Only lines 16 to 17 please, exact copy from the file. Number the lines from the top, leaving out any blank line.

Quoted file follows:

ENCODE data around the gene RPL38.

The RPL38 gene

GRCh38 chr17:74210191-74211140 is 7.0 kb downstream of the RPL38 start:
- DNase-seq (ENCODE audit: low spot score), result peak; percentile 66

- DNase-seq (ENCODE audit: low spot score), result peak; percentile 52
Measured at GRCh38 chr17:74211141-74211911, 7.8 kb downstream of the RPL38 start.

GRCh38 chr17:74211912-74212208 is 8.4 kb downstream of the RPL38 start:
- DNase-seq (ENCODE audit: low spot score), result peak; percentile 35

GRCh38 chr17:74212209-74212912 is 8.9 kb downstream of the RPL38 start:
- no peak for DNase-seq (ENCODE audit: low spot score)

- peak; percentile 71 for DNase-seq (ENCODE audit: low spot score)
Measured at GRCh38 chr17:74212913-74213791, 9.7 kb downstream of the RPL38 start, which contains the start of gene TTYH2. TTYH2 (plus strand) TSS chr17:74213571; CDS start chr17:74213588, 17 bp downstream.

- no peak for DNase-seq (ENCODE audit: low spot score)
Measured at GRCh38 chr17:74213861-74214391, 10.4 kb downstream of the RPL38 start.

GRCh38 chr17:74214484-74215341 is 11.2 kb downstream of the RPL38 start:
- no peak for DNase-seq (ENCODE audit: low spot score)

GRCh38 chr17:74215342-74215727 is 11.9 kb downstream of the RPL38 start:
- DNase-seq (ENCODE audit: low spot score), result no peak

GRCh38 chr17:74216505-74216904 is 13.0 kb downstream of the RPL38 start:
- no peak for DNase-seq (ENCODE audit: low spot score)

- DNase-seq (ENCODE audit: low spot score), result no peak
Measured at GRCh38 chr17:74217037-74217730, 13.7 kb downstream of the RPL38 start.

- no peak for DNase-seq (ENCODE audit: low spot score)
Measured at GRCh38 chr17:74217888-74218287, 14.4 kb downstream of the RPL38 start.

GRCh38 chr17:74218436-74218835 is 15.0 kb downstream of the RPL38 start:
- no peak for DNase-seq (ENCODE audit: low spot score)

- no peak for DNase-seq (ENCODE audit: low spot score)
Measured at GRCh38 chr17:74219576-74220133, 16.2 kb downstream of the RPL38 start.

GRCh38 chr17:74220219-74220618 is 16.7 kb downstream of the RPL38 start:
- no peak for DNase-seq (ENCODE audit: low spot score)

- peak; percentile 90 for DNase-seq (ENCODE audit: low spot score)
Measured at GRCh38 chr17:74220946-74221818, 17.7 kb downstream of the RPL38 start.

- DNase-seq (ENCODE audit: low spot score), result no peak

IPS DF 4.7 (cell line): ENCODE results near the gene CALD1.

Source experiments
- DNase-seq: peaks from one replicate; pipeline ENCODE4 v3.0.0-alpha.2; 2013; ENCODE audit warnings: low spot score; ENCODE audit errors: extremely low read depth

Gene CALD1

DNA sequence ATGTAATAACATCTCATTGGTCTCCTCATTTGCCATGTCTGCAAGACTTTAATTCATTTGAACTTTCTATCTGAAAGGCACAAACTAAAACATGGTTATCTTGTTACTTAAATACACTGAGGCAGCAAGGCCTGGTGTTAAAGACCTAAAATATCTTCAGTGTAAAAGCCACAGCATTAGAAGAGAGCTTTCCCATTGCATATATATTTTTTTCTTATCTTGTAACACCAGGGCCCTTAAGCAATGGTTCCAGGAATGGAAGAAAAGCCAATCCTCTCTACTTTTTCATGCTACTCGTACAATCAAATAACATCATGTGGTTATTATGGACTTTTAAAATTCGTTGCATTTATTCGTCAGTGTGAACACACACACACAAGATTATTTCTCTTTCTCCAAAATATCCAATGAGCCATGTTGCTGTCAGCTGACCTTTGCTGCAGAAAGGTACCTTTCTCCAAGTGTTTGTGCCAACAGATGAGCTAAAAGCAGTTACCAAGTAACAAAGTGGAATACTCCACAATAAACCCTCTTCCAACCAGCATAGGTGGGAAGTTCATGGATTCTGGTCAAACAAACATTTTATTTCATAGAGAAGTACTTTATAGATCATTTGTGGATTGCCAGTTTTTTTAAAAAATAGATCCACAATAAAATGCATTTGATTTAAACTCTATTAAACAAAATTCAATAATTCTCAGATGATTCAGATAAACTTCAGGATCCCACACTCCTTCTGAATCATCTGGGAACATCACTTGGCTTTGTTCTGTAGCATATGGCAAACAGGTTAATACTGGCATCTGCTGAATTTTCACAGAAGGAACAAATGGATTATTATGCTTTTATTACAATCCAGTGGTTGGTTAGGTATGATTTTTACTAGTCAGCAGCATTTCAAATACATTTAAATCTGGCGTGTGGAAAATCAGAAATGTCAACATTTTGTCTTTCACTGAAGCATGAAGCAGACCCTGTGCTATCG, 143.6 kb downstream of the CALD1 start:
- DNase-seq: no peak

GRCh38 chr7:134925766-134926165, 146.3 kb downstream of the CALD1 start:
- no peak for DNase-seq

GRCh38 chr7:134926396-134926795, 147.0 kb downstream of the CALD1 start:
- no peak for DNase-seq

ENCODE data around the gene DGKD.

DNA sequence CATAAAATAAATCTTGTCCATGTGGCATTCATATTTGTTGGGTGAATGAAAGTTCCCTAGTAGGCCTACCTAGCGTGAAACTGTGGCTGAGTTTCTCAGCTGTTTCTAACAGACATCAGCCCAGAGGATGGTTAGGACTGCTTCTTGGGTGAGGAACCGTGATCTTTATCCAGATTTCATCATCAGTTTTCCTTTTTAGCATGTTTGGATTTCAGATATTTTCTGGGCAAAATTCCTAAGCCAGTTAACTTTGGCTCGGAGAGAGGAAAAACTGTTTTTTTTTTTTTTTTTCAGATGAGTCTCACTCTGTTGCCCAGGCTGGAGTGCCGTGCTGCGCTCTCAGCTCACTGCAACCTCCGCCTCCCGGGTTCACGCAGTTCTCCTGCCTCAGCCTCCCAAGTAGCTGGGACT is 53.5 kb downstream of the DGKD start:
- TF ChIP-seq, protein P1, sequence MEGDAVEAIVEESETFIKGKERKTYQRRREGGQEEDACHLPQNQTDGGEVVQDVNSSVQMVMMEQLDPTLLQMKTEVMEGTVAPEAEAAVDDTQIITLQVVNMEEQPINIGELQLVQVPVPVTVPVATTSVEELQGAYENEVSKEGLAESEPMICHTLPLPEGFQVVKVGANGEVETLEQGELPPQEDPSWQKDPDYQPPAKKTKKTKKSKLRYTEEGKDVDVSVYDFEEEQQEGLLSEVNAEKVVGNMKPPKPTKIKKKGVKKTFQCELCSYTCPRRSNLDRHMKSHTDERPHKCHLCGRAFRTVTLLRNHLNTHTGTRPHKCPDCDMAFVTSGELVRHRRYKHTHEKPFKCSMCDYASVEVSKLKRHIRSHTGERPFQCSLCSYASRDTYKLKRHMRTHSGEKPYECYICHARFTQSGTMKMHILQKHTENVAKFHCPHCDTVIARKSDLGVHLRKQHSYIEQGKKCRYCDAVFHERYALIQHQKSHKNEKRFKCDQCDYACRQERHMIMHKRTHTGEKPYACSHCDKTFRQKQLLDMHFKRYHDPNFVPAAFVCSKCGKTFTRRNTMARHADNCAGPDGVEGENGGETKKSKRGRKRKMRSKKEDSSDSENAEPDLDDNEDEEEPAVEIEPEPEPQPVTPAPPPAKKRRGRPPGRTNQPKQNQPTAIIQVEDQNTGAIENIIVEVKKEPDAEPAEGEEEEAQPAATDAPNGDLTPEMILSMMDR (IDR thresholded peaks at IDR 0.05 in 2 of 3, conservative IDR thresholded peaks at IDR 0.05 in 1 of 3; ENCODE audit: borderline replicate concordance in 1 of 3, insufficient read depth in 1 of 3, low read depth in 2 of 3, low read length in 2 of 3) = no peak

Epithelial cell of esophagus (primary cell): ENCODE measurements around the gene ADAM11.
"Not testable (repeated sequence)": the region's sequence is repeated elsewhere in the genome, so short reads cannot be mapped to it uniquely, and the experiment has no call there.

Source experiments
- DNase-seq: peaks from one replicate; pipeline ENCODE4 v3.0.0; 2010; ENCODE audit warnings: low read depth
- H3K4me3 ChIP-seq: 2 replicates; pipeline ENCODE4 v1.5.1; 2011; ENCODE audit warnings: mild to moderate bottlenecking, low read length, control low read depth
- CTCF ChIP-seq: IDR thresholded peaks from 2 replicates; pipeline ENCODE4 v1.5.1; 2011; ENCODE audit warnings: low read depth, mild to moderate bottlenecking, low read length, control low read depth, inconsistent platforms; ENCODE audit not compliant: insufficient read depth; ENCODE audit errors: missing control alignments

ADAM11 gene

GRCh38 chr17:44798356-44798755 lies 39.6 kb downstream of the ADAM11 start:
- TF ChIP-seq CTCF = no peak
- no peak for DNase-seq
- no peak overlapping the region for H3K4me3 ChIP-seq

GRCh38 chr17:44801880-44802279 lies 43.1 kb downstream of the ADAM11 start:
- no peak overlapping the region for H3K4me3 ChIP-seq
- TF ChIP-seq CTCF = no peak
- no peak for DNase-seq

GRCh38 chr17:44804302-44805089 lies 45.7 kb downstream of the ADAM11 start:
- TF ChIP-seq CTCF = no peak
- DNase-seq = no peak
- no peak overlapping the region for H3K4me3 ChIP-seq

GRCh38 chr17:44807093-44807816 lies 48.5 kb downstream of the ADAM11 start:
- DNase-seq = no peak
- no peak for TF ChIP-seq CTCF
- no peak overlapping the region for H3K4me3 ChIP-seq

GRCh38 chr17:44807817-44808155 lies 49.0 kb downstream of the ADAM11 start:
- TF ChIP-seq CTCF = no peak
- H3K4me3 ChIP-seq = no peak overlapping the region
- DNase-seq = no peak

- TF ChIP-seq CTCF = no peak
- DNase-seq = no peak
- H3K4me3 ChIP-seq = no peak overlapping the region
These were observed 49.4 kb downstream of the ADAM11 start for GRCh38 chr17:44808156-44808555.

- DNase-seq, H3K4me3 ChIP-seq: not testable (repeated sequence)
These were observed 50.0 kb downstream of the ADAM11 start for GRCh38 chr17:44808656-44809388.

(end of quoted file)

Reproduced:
- no peak for DNase-seq (ENCODE audit: low spot score)

GRCh38 chr17:74215342-74215727 is 11.9 kb downstream of the RPL38 start: